1. Skukuza, Kruger National Park, South Africa
golf, big five, africa
Golf in a safari park, anyone?

Yes, it’s a golf course in the middle of a national park full of terrifyingly dangerous wild animals. The big five are all there: lions, cape buffalo, leopards, hippos and rhinos. Warthogs and baboons might also invade the fairway. You’d be forgiven if your swing was a little nervous. It must be hard to keep your eye on the ball as you scan your surroundings for lethal predators. An indemnity form must be completed before playing. That way if you become a lion’s lunch, the park won’t be held responsible. And we worry about water hazards. That’s not a hazard, mate – THIS is a hazard!

Oh yes, there are crocodiles too. One golfer was eaten by a croc as he was diving for golf balls in a lake feature.

The park advise booking early to avoid disappointment. We advise never booking at all to avoid devourment.

2. Furnace Creek Golf Course, Death Valley

hot, golf, course
Temperatures can reach 135 Fahrenheit (57 degrees Celsius).

 

Golf balls have been known to melt here. It’s just silly. The hottest place on Earth needs 24/7 irrigation, and the players need it too. Temperatures can reach 135 Fahrenheit/57 Celsius. Visitors and players are frequently rescued due to dehydration. They held a ‘Heatstroke Open’ in 2011. It’s not a golf course, it’s an oven. Don’t go there.

3. Camp Bonifas, Demilitarised Zone, Korean Peninsula

Camp Bonifas, golf course, dangerous
The golf course lies between two nations that hate each other and is surrounded by minefields.

There might be only one hole, but the Camp Bonifas ‘course’ makes up for it with hazards. It is lined with live land mines, and at least once a golf shot has set one off. If your ball rolls out of bounds, you are NOT going to go and get it. Camp Bonifas was named after Captain Arthur G. Bonifas, a United Nations soldier who was murdered with an axe by North Korean soldiers in a dispute over pruning a poplar tree. The hole is played with North Korean soldiers watching through binoculars from only a few hundred yards away. Korean tigers also make the occasional appearance just to add some spice, as if any were needed.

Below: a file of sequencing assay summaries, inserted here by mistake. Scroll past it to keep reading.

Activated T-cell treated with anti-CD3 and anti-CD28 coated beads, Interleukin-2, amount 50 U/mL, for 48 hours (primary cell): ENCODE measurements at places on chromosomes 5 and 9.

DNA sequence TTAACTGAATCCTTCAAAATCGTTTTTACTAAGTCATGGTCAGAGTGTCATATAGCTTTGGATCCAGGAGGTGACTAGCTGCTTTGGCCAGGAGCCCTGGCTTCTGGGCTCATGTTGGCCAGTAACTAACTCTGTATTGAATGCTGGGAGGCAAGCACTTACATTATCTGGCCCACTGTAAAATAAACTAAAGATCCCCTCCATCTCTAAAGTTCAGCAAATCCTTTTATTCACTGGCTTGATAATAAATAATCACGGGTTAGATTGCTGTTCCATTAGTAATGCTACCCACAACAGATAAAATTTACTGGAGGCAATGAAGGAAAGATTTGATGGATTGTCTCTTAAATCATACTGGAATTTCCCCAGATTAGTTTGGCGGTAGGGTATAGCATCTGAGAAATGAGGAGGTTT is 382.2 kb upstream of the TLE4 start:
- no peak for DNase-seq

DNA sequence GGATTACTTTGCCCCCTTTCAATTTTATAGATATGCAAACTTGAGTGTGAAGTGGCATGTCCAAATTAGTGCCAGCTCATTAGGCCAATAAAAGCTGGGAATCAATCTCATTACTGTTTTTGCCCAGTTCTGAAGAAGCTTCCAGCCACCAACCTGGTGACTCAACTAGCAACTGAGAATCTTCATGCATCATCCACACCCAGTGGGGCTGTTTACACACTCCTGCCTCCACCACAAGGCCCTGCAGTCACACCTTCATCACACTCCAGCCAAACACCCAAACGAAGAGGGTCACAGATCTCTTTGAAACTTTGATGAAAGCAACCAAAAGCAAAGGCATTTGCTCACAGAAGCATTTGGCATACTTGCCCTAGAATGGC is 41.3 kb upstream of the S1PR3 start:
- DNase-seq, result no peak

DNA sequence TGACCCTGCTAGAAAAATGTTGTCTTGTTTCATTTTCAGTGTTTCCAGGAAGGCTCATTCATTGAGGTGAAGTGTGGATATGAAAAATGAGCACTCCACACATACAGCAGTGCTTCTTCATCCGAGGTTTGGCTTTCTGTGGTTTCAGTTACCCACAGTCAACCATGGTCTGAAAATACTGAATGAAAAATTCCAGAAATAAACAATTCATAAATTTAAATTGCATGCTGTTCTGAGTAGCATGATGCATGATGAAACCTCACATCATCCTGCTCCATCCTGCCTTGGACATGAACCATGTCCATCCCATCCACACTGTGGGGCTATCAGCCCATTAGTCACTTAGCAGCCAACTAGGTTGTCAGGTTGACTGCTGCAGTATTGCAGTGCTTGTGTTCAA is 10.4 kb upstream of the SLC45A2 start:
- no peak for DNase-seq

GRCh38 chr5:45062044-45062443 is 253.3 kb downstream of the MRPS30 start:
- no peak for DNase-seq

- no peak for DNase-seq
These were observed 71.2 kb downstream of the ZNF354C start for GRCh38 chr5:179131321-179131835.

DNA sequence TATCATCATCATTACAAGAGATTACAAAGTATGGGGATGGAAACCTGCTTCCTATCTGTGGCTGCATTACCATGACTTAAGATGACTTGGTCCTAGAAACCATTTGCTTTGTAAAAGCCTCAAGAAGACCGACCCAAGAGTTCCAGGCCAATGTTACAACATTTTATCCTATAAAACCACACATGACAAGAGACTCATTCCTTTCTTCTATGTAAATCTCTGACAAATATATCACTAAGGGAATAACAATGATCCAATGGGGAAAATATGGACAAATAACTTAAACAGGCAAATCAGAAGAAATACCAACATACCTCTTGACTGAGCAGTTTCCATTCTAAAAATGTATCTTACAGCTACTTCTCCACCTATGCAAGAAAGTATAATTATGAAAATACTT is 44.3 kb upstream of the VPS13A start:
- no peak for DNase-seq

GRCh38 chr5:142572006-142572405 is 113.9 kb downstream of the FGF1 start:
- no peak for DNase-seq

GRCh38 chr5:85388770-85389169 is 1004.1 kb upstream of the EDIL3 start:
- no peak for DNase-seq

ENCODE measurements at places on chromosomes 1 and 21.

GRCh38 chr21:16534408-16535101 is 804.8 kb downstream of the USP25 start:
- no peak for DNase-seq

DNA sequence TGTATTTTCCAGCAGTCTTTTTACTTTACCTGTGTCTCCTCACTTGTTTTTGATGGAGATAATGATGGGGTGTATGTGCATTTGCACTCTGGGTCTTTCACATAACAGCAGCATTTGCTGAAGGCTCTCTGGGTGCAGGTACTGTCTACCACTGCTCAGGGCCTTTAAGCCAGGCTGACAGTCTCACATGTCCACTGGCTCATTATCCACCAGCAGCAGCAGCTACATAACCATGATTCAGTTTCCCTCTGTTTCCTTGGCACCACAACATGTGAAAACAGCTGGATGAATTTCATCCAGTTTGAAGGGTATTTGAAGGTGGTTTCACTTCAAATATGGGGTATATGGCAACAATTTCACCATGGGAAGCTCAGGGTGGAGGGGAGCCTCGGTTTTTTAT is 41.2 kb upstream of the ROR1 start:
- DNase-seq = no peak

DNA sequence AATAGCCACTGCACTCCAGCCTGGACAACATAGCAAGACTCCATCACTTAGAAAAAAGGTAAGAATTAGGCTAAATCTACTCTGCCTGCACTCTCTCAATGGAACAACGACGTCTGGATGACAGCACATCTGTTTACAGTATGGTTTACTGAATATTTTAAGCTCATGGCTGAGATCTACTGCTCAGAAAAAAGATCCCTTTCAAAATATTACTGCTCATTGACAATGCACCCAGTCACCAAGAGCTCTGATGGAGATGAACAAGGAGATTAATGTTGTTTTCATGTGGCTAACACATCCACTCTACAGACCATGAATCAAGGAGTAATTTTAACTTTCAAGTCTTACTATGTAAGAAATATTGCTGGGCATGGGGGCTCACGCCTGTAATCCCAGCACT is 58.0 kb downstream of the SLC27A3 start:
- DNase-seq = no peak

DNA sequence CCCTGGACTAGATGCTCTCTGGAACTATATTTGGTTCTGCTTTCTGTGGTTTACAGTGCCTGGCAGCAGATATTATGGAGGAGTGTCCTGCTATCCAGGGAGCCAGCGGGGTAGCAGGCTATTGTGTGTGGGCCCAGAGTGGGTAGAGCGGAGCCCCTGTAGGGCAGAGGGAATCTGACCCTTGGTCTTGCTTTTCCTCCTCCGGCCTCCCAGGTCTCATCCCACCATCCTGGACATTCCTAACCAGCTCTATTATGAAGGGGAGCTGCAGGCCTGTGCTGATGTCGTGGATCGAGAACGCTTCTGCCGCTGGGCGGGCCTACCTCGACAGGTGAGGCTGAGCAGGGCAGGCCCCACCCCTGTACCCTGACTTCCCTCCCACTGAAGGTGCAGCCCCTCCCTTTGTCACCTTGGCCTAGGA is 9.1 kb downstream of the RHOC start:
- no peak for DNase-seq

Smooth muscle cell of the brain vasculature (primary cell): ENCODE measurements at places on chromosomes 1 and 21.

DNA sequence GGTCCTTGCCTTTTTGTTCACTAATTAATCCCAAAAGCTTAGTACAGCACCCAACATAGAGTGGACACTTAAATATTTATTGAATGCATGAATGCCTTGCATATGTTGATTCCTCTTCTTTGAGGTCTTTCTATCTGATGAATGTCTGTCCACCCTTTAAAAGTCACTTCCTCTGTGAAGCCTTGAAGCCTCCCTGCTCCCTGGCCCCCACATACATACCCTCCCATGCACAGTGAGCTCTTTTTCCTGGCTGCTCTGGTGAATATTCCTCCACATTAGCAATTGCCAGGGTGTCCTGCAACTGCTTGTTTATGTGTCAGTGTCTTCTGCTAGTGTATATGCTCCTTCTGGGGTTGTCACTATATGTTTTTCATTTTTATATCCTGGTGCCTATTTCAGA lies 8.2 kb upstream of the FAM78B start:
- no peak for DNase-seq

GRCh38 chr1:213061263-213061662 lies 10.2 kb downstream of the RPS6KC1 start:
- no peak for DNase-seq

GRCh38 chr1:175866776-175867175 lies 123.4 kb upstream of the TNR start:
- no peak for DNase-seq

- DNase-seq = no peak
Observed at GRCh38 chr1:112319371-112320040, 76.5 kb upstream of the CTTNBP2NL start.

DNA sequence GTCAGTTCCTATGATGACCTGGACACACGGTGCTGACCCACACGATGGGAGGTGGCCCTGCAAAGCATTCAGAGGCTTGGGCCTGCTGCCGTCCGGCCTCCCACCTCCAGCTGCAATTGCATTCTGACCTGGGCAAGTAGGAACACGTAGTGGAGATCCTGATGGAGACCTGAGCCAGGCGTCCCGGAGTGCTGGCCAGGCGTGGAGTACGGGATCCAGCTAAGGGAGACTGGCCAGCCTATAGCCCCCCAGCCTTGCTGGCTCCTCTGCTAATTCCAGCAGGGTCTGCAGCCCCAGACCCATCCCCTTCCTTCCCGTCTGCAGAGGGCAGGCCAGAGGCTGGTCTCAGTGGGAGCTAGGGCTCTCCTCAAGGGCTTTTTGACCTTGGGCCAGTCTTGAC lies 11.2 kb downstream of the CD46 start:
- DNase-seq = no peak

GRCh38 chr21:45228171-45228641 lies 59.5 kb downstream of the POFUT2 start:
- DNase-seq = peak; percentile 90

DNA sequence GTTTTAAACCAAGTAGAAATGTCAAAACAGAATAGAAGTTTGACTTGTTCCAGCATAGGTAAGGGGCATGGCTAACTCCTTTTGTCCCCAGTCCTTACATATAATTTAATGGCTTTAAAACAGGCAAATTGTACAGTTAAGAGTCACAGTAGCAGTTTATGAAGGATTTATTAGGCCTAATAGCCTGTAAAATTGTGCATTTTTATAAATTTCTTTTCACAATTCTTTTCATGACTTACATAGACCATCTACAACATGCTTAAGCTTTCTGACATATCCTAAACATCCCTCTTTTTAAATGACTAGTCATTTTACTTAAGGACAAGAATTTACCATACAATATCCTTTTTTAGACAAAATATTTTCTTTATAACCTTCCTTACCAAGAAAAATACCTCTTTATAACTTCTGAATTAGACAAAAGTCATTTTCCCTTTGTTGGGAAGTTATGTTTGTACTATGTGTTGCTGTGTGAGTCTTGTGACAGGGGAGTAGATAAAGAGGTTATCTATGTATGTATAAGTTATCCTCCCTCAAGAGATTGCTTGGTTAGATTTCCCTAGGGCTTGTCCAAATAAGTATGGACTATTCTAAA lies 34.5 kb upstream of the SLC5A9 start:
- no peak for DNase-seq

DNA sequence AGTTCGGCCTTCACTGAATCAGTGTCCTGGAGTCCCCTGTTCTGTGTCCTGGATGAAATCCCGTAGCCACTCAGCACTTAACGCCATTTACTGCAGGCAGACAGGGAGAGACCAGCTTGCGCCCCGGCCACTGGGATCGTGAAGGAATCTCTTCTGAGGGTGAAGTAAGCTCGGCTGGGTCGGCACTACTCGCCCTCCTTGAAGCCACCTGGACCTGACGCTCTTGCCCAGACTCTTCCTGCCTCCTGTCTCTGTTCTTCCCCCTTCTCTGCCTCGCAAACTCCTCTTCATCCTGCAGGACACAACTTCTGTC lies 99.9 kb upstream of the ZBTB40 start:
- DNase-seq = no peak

4. Merapi Golf Course

Mount Merapi, golf course, dangerous
Fore! That’s how many minutes you get to run away if this goes off.

A live and frequently erupting volcano is a feature of this course in Java. It is the most active volcano in Indonesia. A 2010 eruption killed 353 people, pyroclastic flows wiped out villages and the golf course was covered in burning ash. Still, you can probably play at night by the glow of the bulging lava dome.

Sometimes golfers are more dangerous to themselves than their surroundings. In 1994, 16-year-old Jeremy Brenno was killed by his own golf club. While playing the sixth hole at Kingsboro Golf Club, Brenno, disgusted with a drive, threw his No.3 wood at a bench. It snapped and bounced back at him, and the jagged end of the shaft pierced his heart, killing him. So don’t throw clubs at hard, unyielding things if you have a tantrum.

Speed up Golf says Rory McIlroy

After his second place finish at the Sports Personality of the Year Awards on Sunday, Rory McIlroy is after speeding up the game of golf, to attract more youngsters into golf.

Living in a time pressed society, it is very true that people don’t have 5 or 6 hours to spend on the course each week.

In fact Sport England figures show that the number of 16-25-year-olds playing the game regularly almost halved between 2009-10 and 2012-13.

Here is an analysis from the BBC’s golf correspondent Iain Carter – we totally agree a shorter course or shorter rounds does reduce the time looking for lost balls and getting closer to the hole.

BBC Golf Correspondent Iain Carter reviews the sport of Golf
How should golf change to appeal to young people?

McIlroy, who famously appeared on television to chip golf balls into a washing machine at the age of nine, wants young people to follow his example and take up the sport early in life.

Clubs should now be encouraging nine-hole courses in family friendly environments such as 9 hole pitch and putt or minigolf greens.  This is where the art of the sport is developed, particularly as putting is such an important part of most players game.

Let’s get Rory McIlroy playing crazy golf!  What do you think?

Follow the BBC Sport Facebook page or on Twitter via the hashtag #whatgolfshoulddo

Source: Speed up Golf to attract more youngsters by BBC News